“I absolutely love cycling! It just lights up my soul! Feeling the wind in my hair, being outside in nature, exploring the world in such an independent way. There’s never a day I get on my bike and don’t smile - that says something, right?”
NICOLE VER KUILEN IS A REAL LIFE ROCKSTAR. SHE LOST HER LEG AT AGE 10 TO BONE CANCER. AND SINCE THEN, NICOLE HAS WORKED TIRELESSLY TO REGAIN MOBILITY AND ACCESS THE TECHNOLOGY SHE NEEDS TO PARTICIPATE IN SPORTS. SHE NOW COMPETES AS A PARATRIATHLETE AND IS AN ADVOCATE FOR AMPUTEE ACCESSIBILITY TO THE MOST BASIC PROSTHETICS TO LIVE. YEAH, SHE’S A ROLE MODEL FOR US ALL.
HOME BASE: seattle, washington
work off the bicycle?
I am the founder of a nonprofit advocacy organization called Forrest Stump. Forrest Stump is dedicated to expanding access to prosthetic technology and raising the standard of care for all amputees. I founded Forrest Stump in 2017 after completing a 1,500 mile triathlon down the west coast to raise awareness for amputees.
I just started racing the ITU circuit in paratriathlon. At my debut race, I took home 2nd place for the women’s PTS4 category this past March at the 2019 CAMTRI Paratriathlon American Championships with a time of 1:24:03. I have raced competitively in various triathlons across the country against able-bodied athletes as well; in every race I competed in, I earned a spot on the podium in my age group. After receiving my running prosthesis one year ago (for the first time after being an amputee for 16 years), I’ve unlocked a world of athletic potential I never thought I had and have been able to take my training to the next level. I look forward to sharing more results on the ITU circuit in paratriathlon!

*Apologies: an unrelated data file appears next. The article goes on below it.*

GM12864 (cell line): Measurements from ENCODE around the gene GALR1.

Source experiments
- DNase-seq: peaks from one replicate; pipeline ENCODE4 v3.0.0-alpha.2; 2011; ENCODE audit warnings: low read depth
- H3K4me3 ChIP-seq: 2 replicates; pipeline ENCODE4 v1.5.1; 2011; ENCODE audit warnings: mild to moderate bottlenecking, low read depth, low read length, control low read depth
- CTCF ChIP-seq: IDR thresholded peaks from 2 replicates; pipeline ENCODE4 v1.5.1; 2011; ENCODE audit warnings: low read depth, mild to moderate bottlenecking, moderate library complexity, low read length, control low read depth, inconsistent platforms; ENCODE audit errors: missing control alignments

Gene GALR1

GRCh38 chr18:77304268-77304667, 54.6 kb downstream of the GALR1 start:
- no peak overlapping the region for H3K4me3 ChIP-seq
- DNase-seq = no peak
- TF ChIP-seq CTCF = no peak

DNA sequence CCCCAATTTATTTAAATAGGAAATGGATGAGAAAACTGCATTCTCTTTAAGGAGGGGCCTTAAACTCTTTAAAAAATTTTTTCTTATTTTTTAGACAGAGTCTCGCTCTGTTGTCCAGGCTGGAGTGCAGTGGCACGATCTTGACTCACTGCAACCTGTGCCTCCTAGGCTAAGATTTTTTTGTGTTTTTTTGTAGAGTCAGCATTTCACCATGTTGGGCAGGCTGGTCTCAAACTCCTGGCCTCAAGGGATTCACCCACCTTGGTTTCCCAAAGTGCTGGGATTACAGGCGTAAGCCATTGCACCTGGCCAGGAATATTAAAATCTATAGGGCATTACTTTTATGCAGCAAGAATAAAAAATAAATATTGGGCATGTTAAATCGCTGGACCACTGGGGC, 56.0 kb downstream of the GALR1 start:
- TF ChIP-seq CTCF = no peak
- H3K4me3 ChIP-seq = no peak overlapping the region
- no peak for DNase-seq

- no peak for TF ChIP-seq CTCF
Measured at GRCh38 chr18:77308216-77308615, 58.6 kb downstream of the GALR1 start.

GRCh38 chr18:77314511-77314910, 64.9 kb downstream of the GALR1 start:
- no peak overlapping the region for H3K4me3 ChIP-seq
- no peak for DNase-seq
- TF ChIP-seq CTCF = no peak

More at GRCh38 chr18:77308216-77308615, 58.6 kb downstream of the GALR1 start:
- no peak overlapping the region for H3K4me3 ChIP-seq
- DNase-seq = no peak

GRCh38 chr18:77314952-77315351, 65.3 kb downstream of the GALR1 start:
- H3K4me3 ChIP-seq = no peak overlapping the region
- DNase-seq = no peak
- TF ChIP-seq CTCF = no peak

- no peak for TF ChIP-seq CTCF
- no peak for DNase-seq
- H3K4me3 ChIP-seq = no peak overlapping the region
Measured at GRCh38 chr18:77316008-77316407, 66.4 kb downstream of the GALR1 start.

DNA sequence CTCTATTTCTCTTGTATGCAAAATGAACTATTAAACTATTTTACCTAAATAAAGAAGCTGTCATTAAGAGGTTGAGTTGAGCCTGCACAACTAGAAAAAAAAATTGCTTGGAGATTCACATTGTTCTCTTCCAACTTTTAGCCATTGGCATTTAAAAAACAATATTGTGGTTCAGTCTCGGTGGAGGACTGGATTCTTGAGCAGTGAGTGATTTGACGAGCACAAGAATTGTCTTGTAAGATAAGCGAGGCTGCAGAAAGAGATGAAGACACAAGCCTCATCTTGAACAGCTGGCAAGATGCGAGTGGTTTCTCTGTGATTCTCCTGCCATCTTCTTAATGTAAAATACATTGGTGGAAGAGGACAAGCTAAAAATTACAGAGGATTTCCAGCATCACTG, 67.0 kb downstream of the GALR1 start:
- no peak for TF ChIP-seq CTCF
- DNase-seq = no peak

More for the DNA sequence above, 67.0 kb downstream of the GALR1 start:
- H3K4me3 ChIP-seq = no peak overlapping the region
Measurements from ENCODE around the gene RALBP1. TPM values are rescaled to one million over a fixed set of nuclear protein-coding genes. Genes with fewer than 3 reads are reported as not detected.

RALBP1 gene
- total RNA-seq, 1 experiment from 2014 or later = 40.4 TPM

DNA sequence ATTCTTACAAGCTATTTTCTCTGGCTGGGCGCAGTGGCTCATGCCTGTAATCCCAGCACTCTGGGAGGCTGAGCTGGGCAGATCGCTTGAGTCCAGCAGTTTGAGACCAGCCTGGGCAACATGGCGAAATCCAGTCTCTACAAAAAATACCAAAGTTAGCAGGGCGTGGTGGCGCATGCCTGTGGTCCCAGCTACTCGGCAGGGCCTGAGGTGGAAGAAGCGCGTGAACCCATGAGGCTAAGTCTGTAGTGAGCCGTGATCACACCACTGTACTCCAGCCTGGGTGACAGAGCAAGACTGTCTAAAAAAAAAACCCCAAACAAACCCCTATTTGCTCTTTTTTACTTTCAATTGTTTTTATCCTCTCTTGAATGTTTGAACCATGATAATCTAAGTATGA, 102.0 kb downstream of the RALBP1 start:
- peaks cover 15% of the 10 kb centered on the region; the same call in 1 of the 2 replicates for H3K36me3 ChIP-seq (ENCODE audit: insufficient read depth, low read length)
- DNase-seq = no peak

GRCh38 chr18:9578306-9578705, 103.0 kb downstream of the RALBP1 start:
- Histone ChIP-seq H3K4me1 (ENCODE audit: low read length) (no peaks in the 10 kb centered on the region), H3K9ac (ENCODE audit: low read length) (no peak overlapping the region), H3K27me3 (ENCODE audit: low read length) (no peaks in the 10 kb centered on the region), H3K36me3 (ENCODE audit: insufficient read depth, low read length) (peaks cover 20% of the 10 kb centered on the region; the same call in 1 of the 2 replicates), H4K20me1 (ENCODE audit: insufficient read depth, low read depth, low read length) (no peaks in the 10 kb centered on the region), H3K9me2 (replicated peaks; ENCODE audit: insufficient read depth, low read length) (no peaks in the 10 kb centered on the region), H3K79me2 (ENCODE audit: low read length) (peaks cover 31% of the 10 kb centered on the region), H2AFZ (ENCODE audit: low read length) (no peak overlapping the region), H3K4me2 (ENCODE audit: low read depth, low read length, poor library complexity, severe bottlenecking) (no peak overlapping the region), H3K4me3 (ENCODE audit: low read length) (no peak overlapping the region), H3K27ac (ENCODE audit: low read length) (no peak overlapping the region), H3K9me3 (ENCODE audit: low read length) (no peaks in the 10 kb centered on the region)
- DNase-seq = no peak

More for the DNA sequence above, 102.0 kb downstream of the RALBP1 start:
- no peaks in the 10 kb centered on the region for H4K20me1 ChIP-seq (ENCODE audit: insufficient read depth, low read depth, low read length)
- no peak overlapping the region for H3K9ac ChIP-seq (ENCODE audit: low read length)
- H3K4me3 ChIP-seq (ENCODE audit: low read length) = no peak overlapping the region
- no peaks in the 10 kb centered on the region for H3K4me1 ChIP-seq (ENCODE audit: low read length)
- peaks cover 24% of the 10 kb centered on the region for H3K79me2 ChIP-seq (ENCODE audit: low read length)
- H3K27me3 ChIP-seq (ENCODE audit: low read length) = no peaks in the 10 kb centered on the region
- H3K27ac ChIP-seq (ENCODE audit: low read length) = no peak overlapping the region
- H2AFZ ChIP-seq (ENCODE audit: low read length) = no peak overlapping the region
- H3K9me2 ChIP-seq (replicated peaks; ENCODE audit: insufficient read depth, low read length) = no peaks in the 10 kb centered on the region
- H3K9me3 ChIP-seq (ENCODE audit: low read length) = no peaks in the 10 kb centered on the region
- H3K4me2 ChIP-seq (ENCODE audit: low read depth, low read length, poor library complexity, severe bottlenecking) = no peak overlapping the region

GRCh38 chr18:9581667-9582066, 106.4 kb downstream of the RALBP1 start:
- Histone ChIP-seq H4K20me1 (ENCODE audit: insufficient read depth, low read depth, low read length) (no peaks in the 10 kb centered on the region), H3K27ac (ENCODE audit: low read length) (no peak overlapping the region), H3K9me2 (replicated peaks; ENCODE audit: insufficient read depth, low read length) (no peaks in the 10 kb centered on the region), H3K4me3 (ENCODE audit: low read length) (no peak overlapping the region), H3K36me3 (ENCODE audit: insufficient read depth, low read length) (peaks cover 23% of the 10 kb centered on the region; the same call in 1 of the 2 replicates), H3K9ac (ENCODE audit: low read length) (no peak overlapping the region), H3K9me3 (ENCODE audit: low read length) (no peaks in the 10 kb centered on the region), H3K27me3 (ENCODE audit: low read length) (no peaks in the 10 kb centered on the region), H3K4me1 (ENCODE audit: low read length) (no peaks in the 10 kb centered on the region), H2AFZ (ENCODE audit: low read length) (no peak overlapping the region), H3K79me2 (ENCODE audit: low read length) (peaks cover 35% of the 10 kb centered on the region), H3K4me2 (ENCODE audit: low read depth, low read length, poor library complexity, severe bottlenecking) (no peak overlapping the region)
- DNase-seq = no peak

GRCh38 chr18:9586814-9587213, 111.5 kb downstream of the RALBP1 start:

FAVORITE RACE OR RIDE?
Pacific coast bike route!
MY DREAM CAREER OUTSIDE OF CYCLING IS…
I’m living the dream now!
MY FAVORITE ACADEMIC SUBJECT IS…
Art and history!
MY EARLIEST MEMORY ON A BIKE IS…
I remember getting a bike for my birthday when I was 4 years old and I was so excited!
WHY DO YOU RIDE?
I absolutely love cycling! It just lights up my soul! Feeling the wind in my hair, being outside in nature, exploring the world in such an independent way. There’s never a day I get on my bike and don’t smile - that says something, right?
Biking was also one of the harder things I re-learned how to do after losing my leg to bone cancer. I was afraid of falling. My prosthesis was so new, it was hard to get used to the lack of balance. But I pushed myself each day to get back on and ride.
Once I learned how to ride a bike again, it changed my view of myself. I became independent. Where I couldn’t go with my prosthesis, I could go on my bike. I became a different person - someone who was fast, competitive, even a daredevil! Biking helped restore my identity as an athlete, and for that reason, I ride!
ADVICE TO UP-and-COMING CYCLISTS:
If you believe it will work out, you will see opportunities. If you believe it won’t, you will see obstacles. Keep going, don’t give up.